The following hummingbird species are known to occur in Washington State.
The best time to observe hummingbirds in Washington is in the summer (especially in August) – during the post-breeding dispersal period. The juvenile and adult hummingbirds are fattening up for the long and exhausting migration south to their winter territories. All, but the Anna’s hummingbirds, will migrate south (or east) to their wintering territories.
Anna’s Hummingbirds, Calypte anna – Native year-round residents – Usually found in suburban parks, gardens and coastal valleys. Some Anna’s Hummingbirds are resident where food (flowers and feeders) and shelter is readily available. Anna’s may move seasonally to make best use of local resources, such as flowering seasons or availability of feeders – these movements are usually more to elevation than to latitude. They are relatively common in the Puget Trough; uncommon in the West Cascades; and rare in the East Cascades and along the Pacific Northwest Coast.
The largest hummingbird in that region; and the most vocal hummingbirds in the United States, where it is the only species to produce a song; specifically the males produce a complex series of scratchy noises, sounding like a sharp “chee-chee-chee; when moving from flower to flower, they emit toneless “chip” vocalizations. All other hummingbirds in the United States are mostly silent.
They are well known for their territorial behavior; the male makes elaborate dive displays at other birds and sometimes even at people. At the bottom of their dives, they produce high-pitched loud popping sounds with their tail feathers.
Males have glossy dark rose-red throats and crowns, which may appear black or dark purple in low light. The underside is mostly greyish; and the back metallic green.
Females have light grey chests with white and red spotting on the throat, greenish back and white tipped tails.
They resemble the Costa’s Hummingbirds, but the male’s Costa’s Hummingbird‘s gorget (throat feathers) is longer than that of the Anna’s. They are larger than the Rufous Hummingbirds and lack the rusty coloration of the Rufous Hummingbirds.
Calliope Hummingbirds, Stellula calliope –Native – Occur from March to August. Mostly nests in the mountains. They migrate south or east for the winter.
Rufous Hummingbirds, Selasphorus rufus – Native– Arrive in their breeding territory in Washington at the end of February until the end of April (mostly March). They mostly nest in the mountains. From August / September, they migrate south to Mexico and Central America for the winter.
These hummingbirds are usually found in gardens and at feeders. These birds are fearless, and are known for chasing away other hummingbirds and even larger birds, or rodents away from their favorite nectar feeders and flowers.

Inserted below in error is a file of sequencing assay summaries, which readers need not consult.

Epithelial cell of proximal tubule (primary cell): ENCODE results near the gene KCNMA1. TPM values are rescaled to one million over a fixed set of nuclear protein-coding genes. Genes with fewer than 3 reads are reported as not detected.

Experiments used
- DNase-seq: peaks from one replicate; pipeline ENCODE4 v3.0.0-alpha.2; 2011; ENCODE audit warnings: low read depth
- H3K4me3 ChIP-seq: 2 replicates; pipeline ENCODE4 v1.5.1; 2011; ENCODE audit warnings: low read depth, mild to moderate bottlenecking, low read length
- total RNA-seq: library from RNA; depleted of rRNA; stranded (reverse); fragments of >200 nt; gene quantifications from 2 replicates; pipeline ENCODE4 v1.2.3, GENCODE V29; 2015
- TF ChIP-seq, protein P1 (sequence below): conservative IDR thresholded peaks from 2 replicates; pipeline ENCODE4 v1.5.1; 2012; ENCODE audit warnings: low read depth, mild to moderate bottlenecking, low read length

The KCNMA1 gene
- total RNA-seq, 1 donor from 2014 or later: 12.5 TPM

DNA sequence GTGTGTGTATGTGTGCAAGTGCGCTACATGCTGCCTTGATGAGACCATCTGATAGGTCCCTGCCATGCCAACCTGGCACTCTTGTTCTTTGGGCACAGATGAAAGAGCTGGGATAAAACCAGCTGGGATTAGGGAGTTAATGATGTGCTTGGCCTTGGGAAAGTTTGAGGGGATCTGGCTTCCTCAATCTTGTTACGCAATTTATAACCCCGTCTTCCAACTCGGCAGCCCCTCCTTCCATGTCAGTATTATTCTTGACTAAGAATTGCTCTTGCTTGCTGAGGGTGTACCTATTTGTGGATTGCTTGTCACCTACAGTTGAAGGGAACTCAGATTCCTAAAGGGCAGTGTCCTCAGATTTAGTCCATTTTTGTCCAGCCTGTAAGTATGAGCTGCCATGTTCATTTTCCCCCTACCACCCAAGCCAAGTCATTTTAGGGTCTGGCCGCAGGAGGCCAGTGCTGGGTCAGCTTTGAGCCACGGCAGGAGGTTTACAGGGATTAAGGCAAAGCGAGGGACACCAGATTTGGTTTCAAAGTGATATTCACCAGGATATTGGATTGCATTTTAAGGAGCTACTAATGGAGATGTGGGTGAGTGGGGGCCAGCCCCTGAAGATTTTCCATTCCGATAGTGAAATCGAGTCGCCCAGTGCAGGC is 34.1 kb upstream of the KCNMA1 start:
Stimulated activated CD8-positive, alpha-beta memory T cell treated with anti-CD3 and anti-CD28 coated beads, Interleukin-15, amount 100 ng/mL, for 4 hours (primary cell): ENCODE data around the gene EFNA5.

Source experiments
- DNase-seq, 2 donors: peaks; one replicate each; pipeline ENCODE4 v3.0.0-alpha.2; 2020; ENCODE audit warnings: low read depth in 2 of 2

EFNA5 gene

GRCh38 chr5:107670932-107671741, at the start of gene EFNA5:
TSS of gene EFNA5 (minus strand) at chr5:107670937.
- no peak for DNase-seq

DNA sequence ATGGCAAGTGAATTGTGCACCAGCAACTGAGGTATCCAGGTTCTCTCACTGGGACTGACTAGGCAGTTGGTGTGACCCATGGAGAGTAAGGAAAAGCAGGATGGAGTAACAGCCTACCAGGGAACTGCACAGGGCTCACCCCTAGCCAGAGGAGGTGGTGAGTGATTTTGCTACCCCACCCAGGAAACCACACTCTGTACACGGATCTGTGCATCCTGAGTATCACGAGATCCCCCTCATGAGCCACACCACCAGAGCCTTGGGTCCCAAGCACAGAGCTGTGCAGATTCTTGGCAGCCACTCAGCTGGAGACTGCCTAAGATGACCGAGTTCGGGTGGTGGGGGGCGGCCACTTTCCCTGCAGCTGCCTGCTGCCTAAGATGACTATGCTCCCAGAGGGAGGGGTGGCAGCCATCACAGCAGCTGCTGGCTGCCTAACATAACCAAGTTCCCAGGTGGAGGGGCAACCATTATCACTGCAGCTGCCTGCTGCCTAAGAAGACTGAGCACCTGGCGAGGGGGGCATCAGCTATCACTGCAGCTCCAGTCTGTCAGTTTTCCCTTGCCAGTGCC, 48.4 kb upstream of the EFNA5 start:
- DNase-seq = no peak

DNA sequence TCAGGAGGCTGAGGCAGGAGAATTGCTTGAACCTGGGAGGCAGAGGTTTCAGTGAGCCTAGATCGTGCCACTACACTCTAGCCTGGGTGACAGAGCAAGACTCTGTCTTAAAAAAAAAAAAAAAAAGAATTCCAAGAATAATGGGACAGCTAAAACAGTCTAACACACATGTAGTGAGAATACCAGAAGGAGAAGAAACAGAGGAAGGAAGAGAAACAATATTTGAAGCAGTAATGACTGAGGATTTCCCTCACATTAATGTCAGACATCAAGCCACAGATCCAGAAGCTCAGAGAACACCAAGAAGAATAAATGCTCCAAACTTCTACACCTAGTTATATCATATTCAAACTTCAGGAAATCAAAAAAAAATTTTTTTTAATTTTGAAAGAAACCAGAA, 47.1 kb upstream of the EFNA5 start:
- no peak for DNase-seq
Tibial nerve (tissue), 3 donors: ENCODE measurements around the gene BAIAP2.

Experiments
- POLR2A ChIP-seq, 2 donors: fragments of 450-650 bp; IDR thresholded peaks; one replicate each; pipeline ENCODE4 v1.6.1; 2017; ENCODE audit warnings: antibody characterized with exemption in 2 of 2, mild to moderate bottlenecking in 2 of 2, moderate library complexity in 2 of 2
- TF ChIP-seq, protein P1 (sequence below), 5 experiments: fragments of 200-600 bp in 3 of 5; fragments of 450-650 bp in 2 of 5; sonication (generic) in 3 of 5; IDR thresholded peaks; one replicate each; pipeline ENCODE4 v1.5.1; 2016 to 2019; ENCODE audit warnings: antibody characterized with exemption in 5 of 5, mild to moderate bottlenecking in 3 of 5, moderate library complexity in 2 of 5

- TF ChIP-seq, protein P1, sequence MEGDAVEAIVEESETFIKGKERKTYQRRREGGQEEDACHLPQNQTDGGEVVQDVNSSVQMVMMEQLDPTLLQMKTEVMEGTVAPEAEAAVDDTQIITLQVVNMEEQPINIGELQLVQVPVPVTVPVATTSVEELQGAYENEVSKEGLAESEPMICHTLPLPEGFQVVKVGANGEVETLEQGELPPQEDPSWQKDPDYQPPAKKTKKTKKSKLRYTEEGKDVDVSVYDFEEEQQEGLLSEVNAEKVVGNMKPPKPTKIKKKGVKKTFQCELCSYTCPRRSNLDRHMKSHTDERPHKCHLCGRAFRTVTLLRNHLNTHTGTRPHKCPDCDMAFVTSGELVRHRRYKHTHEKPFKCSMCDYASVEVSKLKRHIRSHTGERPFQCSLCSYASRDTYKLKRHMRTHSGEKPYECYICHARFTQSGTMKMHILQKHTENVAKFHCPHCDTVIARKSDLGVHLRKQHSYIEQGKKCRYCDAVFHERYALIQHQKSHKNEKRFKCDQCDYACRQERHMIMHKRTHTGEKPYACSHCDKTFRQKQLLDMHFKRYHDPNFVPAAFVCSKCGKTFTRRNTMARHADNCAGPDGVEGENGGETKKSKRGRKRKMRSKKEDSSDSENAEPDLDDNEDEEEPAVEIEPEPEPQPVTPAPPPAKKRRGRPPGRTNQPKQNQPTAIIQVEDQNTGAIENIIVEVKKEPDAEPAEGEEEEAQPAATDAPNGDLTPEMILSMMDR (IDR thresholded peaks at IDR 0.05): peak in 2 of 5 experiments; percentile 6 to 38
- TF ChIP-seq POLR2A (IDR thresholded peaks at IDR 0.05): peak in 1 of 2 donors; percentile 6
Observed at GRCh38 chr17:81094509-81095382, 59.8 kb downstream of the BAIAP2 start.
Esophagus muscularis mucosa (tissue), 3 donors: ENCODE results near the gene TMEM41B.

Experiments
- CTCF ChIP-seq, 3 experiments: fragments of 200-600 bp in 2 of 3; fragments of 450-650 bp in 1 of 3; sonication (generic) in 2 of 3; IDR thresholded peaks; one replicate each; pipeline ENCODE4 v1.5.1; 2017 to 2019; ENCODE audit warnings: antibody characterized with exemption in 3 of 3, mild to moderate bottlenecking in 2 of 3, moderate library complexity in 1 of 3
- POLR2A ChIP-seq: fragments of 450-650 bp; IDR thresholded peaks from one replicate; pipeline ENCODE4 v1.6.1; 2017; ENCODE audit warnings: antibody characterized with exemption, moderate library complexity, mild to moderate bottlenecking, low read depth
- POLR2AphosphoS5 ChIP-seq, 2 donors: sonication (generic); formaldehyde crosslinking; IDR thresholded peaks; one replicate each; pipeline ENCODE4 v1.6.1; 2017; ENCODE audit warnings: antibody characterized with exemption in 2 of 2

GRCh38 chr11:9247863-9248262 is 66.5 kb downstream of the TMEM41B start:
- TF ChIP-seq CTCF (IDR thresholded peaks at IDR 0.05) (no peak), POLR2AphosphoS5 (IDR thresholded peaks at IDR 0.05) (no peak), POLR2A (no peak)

Males can easily be identified by their glossy orange-red throats.
Females have whitish, speckled throats, green backs and crowns, and rufous, white-tipped tail feathers.
Black-chinned Hummingbirds, Archilochus alexandri – Native Breeder – Black-chinns are the least common of Washington’s breeding hummingbirds. The males usually arrive in March and females a couple of weeks later. The males migrate back to their wintering grounds in mid- to late June, and are usually gone by the end of July. The females and young usually migrate south in July. Most Black-chinned have left by the middle of August. They are mostly found in steppe and Ponderosa pine zones (wetland areas, along rivers and in towns). Males often frequent drier areas than females.
Compared to other hummingbirds in this region, the Black-chinned has a smaller head and more slender body.
The male has a black, shimmering throat with a purple edge and pale feathers below that create a collar. However, unless the light is just right, the head looks all black. His back is green and there are some green feathers covering the chest.
The female is pale below (sometimes with a slightly speckled throat) and her back is green.
Broad-tailed Hummingbirds, Selasphorus platycercus – Rare Vagrant – Regularly nest in the mountains of extreme Northeast and Southeast Oregon. These migratory hummingbirds breed across mountain forests and meadows throughout the Western United States from eastern California and northern Wyoming south through Great Basin and Mountain states to southern Arizona and western Texas. They move south to winter in Mexico, Guatemala and, occasionally, El Salvador.
Males can most easily be identified by their iridescent, rose-red throats, white chest feathers and metallic green back and crown and their rounded tails. The males’ tails make whistling noises in flight.
Females lack the flashy throat patch of the male and are mostly pale below. Their white-tipped outer tail feathers are rust-colored close to the body and blackish in the center; the tail feathers in the center range from green to blackish.
Costa’s Hummingbirds, Calypte costae – Rare / Accidental
Males can easily be identified by the glossy purple crown and long, conspicuous throat feathers that project markedly down the side of the throats, giving it an elongated “moustache” appearance. The back is metallic green.
Females have greyish-green crowns (fop of the head) and backs. The chin and the plumage below are whitish, except for some black spotting on her throat. Her flanks are buffy-colored. She has a dark tail with white tips on the outer tail feathers.
Xantus’s Hummingbirds (Basilinna xantusii) – Rare vagrants. This Mexican hummingbird has been venturing into California on a regular basis. Some travel up the Pacific coast of North America to British Columbia in Canada.
ID: White / darkish eyestripe. Mostly green above, cinnamon colored below. Males have reddish beaks with black tips; females have darkish beaks. Males have green throats and females brownish.
- Hummingbird Information
- Hummingbird Amazing Facts
- Attracting Hummingbirds to Your Garden
- Hummingbird Species
- Feeding Hummingbirds